Glenn Alan Cheney*
|Theatre box where Abraham Lincoln was |
shot on April 14, 1865. Ford's Theatre,
Washington, D.C. Courtesy of the Library
When I started compiling How a Nation Grieves: Press Accounts of the Death of Lincoln, the Hunt for Booth, andAmerica in Mourning, I had little intention of pulling together a whole book. But I soon realized I was witnessing—not reading about but witnessing—the most traumatic moment in American history. The assassination of Lincoln had shocked North and South alike.
Except for the people at Ford’s Theatre on April 14, 1865, the American people witnessed the national trauma through newspapers. Journalism was a little different in those days. Its practitioners were not restricted to today’s dispassionate, professional voice. They were expected to provide details, and they were free to use language to connote the emotions that came with those details.
We do not know which reporter The Age of Philadelphia sent to Independence Hall on April 22 to witness the wake and open casket that bore the remains of the former president. The article on the event that appeared on April 25 had no byline, but it included the following:
The flowers filled with dust,
and their white and crimson mouths,
instead of being filled with soft silver dew,
were dry and parched and arid,
sprinkled over with dust, as though
it had been distributed by a dredger box.
The wax tapers were discolored with it,
and it seemed even to make the flames
of the candles sputter.
It had settled in thick layers
upon the portion of the coffin lid
which had not been removed, and,
above all, on the features of the dead.
This it was, the dusty accumulation
of a whole day, which lent so leaden
a cast to the face,
and covered with an unruffled
and unnatural veil the really
genial and kind expression.
But the undertaker’s skillful brush,
long, thick, light, and flossy,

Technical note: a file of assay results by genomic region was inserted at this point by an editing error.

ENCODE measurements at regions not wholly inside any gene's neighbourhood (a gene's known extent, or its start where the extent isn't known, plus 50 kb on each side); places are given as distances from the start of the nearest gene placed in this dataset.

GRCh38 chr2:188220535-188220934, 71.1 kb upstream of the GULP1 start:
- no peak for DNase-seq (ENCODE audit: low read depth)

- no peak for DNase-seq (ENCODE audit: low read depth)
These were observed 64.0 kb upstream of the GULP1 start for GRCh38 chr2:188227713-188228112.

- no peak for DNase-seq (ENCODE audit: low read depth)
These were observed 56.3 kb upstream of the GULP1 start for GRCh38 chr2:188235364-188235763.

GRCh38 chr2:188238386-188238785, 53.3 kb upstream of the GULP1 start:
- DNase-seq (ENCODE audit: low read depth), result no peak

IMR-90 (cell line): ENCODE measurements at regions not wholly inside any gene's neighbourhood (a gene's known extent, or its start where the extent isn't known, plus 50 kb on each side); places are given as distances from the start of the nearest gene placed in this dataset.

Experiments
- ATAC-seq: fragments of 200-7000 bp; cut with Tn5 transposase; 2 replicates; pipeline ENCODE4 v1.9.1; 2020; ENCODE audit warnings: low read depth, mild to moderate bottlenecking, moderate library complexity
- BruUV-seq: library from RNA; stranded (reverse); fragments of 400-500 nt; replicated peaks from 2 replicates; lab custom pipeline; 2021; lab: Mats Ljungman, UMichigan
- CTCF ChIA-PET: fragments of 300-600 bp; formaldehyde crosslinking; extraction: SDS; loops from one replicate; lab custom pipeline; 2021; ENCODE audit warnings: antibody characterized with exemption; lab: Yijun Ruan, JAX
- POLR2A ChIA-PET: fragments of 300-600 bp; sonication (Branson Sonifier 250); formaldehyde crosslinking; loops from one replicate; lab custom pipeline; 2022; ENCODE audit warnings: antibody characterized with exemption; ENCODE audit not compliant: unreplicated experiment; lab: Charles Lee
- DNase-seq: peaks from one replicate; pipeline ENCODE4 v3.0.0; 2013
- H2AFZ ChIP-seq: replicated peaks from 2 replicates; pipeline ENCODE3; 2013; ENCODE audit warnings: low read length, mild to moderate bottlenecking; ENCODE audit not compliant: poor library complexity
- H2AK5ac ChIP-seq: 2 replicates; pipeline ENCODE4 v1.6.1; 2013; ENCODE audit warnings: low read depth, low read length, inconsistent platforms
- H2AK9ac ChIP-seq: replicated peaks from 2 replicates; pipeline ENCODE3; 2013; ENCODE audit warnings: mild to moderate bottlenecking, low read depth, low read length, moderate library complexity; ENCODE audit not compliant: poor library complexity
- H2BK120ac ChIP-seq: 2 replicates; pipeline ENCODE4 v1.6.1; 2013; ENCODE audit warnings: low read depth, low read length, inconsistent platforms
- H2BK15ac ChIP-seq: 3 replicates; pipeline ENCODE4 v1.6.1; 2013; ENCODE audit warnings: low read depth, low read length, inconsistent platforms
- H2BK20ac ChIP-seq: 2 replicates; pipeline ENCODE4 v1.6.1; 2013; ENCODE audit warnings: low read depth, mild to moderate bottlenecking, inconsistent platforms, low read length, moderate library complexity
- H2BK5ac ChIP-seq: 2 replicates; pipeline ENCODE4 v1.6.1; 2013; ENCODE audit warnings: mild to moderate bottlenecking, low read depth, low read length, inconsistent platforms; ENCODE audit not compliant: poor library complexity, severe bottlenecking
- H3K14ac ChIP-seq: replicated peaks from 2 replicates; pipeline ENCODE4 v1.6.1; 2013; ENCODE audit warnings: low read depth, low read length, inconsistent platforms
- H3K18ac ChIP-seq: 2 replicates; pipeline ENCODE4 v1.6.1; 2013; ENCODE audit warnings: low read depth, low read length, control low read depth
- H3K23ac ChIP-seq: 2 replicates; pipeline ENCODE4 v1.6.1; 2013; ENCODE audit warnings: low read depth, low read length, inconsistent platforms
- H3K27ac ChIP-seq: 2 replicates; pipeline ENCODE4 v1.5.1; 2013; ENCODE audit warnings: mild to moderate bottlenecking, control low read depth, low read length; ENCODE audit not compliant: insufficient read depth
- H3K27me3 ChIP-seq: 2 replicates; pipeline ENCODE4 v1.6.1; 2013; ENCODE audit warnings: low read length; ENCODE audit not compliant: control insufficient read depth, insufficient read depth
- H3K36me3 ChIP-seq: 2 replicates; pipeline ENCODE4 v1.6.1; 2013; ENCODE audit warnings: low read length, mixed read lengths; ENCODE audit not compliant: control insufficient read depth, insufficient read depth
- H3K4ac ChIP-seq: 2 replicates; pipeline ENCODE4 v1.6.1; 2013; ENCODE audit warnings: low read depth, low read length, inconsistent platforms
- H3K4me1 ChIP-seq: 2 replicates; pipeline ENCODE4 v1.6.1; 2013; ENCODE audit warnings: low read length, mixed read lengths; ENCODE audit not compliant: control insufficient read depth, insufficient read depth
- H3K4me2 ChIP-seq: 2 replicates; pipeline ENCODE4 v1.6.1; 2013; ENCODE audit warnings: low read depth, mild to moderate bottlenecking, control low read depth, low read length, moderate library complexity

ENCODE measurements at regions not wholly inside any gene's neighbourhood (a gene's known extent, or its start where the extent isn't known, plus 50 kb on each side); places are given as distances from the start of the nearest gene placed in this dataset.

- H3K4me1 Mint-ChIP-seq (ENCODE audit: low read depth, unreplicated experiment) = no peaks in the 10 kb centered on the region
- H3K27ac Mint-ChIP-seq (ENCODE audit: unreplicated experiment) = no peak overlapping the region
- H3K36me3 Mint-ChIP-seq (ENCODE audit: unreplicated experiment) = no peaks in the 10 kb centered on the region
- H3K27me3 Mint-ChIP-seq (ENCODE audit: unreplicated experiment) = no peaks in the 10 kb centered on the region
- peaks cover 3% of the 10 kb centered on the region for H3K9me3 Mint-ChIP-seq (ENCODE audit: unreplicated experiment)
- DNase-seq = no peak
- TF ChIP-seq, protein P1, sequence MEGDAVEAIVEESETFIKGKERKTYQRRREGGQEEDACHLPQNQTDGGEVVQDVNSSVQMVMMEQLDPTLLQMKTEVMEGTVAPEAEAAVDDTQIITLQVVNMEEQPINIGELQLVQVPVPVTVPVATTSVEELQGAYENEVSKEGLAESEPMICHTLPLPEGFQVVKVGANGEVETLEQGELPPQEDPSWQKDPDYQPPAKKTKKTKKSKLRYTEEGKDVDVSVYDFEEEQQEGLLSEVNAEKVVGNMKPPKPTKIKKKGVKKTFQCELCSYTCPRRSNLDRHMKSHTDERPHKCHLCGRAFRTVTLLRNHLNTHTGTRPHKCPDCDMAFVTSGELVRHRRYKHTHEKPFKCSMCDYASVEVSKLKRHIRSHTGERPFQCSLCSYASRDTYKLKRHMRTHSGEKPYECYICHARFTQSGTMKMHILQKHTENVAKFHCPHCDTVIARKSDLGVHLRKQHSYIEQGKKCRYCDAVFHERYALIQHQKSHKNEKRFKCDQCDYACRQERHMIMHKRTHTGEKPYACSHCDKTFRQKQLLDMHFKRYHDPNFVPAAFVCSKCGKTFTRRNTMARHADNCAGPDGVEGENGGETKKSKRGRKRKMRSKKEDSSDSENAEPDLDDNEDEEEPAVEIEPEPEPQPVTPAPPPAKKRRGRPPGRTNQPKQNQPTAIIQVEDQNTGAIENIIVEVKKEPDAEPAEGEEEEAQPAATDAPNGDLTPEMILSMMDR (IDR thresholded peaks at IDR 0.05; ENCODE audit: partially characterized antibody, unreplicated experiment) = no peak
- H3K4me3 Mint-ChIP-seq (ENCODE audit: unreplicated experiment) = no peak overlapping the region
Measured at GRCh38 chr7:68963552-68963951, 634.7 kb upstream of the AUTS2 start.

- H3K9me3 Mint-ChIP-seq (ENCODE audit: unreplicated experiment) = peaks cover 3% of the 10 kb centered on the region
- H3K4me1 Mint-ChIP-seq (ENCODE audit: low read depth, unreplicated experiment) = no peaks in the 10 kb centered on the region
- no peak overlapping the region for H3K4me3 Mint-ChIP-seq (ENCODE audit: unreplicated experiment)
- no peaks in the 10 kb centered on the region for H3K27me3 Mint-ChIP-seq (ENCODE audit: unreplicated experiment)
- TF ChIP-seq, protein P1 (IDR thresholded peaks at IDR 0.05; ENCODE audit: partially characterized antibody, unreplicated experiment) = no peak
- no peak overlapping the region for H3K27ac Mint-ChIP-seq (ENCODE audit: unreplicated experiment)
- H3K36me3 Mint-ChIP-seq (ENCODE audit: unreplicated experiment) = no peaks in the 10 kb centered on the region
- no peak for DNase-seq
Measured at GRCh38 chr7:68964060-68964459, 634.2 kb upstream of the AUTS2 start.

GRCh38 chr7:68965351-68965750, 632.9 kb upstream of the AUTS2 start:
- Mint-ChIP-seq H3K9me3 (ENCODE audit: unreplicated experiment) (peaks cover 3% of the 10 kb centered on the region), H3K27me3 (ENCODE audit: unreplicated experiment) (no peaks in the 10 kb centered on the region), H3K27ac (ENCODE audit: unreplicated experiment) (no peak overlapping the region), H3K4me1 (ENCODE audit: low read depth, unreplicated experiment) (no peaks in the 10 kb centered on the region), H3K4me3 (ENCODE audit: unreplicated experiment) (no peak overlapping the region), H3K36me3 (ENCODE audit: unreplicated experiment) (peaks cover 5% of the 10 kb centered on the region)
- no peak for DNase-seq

removed, with a few artistic touches,
the unseemly discoloration,
and a white cambric handkerchief,
delicately applied, transformed to itself
the last molecule lingerings.
That was a paragraph, not a poem. But when I compiled How a Nation Grieves, I found myself reading articles that went beyond journalism and into the realm of literature and poetry. I decided to start each chapter with a few sentences broken up into the appearance of a poem. Each chapter presents the reports and editorials appearing on one given day in cities across the nation, though the first chapter included reports appearing between April 10 and April 14. Those few days before the assassination brought the news that Lee had surrendered the Confederacy’s largest army. The southern cause was now hopeless. The war was over, the Union saved, the slaves freed. From The Sun of Baltimore I pulled a title, and from the Washington Chronicle I pulled two sentences:
The All-absorbing Subject of Remark
This news will go everywhere
like an angelic visitor.
It will heal the sick,
restore the drooping
and fill all the land
As I watched for more unintended poetry, my careful reading of each sentence gave me a new perspective on the history I was witnessing. These were newspaper reports, not retrospective analyses of events that had moved from current to historical. Every line was written with no knowledge of what would follow, how the events of the next day, the next year, and the next centuries would shed new significance on their observations.